Lifestyle 05 February 2018
It's a word now used as a phrase in its own right, or a qualifier for something done over and over again. Tom Brady winning Superbowls: vintage. The Kardashians bringing the world to a stand still with an Instagram post: vintage. The President tweeting about "crooked Hillary:" vintage. My use of popular culture to explain a word: vintage.
There are those however, for whom the word vintage means so much more. A vintage coat, owned by their great-grandmother in the 1900s and handed down because it was designed by John Redfern, or a Chanel bag, crafted in the same halls the illustrious designer once walked. Vintage, in these cases, is synonymous with special, unique, and means that whatever it is - earrings, a hat, or a coat - it has a story.
It's the history of the pieces that's fascinating. Knowing they weren't manufactured in a warehouse in India and sold at 5,000 outlets throughout the world means a lot in 2018. Fast fashion - the Zaras, H&Ms and Primarks of the world - all contribute to a dulling of identity, and a veritable nullification of uniqueness. The vintage revolution is here to abate such a crisis.
We recently stopped by a vintage trunk show at the Javits Center here in New York and met some women who shared tales of their journeys in the world of vintage: from the lengths they had gone to get a piece, to the stories they had heard from miscellaneous worldly clients. Their determination to keep their collections inspired and relevant was flooring. Each woman had her own specialty, be it Victorian jewelry or army bomber jackets from WWII, each, of course, as different as the other. Below, we chatted with 5 women in the vintage industry about what differentiates them from the fashion of today, and how for many, what once started as a passion project, became a full-time job.
Yardena Lulu of NY Lulu Vintage
Yardena Lulu has been in the business of vintage for 17 years. Travelling city to city to collect and present at vintage trunk shows, she's the longest running of the collectors here, and specializes in the "eclectic, wild and special." Her collection spans all the way back to the 19th century, but it is fittingly the colorful, hippy 60's that is her favorite era. “I love it all, but love the 60's with all the colors and fun clothing," Lulu explains. Given her years on the scene, she recounts meeting some incredible people, whether they were buying from, or selling to her. She reminisces about the story of a woman she encountered on her hunts, who in 1964, personally brought a suit to Coco Chanel to get it tailored.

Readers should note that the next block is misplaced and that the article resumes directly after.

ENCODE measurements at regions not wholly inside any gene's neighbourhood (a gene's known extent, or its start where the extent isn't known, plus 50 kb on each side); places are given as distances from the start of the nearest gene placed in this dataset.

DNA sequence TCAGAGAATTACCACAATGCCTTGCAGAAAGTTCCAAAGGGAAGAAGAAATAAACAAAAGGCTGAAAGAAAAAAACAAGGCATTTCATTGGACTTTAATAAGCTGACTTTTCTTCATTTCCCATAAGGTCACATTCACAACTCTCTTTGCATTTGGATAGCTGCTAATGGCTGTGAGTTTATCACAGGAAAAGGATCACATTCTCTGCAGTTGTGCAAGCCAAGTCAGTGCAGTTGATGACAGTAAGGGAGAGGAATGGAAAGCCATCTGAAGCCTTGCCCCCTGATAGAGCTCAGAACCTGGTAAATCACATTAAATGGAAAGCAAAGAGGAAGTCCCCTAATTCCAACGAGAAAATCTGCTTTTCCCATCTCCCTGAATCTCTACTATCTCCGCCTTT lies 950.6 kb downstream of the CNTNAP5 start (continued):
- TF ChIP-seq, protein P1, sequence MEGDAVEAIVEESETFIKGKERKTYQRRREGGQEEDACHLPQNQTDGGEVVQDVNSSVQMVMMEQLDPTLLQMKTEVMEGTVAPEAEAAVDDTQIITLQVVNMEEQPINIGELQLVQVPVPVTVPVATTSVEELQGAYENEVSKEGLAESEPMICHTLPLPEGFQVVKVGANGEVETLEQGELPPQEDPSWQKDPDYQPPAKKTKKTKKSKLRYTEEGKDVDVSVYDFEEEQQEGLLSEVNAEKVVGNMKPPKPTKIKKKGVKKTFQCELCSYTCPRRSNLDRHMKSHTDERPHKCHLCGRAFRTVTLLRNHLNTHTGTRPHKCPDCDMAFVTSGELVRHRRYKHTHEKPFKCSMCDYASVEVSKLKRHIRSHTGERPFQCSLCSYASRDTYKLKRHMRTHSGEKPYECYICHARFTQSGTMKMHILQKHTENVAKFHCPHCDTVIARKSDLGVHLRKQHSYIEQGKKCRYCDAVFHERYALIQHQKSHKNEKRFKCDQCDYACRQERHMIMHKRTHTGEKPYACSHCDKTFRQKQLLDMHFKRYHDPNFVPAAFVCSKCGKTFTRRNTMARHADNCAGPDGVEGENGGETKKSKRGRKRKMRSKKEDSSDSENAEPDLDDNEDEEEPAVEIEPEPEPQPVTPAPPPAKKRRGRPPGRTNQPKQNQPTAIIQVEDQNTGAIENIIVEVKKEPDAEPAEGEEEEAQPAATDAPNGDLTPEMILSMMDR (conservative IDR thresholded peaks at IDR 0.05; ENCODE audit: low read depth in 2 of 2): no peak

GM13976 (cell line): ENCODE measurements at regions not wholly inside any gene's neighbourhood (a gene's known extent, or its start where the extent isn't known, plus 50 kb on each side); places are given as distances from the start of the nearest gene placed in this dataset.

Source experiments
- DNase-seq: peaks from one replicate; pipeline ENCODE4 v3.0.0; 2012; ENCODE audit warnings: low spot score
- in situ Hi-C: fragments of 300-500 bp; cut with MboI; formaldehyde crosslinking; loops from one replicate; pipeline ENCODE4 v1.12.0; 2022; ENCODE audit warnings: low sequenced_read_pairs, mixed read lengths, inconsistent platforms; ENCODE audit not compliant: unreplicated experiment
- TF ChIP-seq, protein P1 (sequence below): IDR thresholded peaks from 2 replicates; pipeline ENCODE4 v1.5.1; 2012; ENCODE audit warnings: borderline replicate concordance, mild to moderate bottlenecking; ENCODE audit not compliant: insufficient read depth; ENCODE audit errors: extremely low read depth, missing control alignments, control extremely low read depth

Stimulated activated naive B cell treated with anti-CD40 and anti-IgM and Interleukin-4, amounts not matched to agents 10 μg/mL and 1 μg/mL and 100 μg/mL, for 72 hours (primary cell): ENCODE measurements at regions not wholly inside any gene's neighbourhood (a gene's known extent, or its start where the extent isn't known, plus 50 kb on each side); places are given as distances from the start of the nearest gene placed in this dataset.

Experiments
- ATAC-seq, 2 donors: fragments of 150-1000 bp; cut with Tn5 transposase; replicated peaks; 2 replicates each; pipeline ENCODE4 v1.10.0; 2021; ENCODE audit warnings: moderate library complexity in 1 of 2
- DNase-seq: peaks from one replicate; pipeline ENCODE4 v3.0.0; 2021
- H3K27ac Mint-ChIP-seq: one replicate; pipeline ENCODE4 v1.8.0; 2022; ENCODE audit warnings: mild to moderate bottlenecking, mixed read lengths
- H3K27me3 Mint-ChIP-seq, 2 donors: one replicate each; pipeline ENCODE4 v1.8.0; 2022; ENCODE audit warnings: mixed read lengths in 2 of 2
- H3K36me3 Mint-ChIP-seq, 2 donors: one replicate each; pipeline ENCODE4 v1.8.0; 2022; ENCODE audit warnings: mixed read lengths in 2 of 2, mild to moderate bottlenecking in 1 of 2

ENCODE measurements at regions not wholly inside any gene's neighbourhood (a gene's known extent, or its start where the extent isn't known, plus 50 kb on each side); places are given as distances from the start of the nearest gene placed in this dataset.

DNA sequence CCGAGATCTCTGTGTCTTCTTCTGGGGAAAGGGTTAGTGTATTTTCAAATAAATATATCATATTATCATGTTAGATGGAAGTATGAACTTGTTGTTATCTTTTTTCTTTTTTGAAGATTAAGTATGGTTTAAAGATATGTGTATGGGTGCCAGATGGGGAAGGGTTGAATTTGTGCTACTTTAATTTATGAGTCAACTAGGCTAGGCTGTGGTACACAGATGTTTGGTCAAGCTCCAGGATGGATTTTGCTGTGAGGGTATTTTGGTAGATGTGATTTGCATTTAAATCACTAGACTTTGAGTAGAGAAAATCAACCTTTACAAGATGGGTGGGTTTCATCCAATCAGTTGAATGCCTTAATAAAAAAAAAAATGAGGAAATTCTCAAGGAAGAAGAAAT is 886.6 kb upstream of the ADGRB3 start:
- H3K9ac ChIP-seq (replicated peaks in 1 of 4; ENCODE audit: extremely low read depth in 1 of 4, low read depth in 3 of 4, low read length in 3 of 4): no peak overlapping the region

A worrying trend within the industry, Lulu recognizes however is the proclivity to buy cheap or inauthentic vintage from overseas. Given her experience in the industry, Yardena is quick to notice a fake vintage. “I have good instincts. When I see something that is fabulous, I know it's fabulous. When I find something that's a museum piece, I still get so excited." As for the more nefarious copies from overseas, she had this to say; “I absolutely get upset when I see that, the workmanship is so poor and it takes away from our industry with this cheap approach."
A Chanel suit from Lulu's collection
Vanessa Samet of Vanessa's Vintage
Vanessa Samet first discovered her love for vintage while playing with her grandmother as a child. "She [Samet's grandmother] would pull out her pieces and talk about each one - where she got it, who gave it to her, and where she would wear it," Samet recalls fondly. "I've always loved the decorative arts, because form has to follow function. I guess vintage jewelry is just an extension of that. I love the history and stories behind each piece."
Since then, she has grown very fond of jewelry made in the 20's and 30's. "In the early 1920's, after the discovery of King Tut's tomb, jewelry and fashion reflected Egypto-mania," she explains. "I love old pieces that were designed in that style with the scarabs and turquoise, and then the revival in the 1960's, after the movie Cleopatra came out with Elizabeth Taylor."
And speaking of powerful women, we questioned Samet about female dominance in this niche industry. As we walked the aisles of the trunk show, it was eminently clear who the bosses were in this town, and it wasn't men. Of the female heavy percentage in the field, Samet believed it was especially prevalent in jewelry, because it was originally purposed to adorn, or decorate women, and the majority of it was female-focused. She also offers the idea that women, by nature are the more nostalgic creatures. "Perhaps it has to do with the fact that vintage is fashion combined with nostalgia," Samet comments. "I know when I was with my grandmother and we would talk about her jewelry, I felt like I was celebrating her life experiences as a woman."
"Vintage is fashion combined with nostalgia."
Lindsay Risk of Risk Gallery & Boutique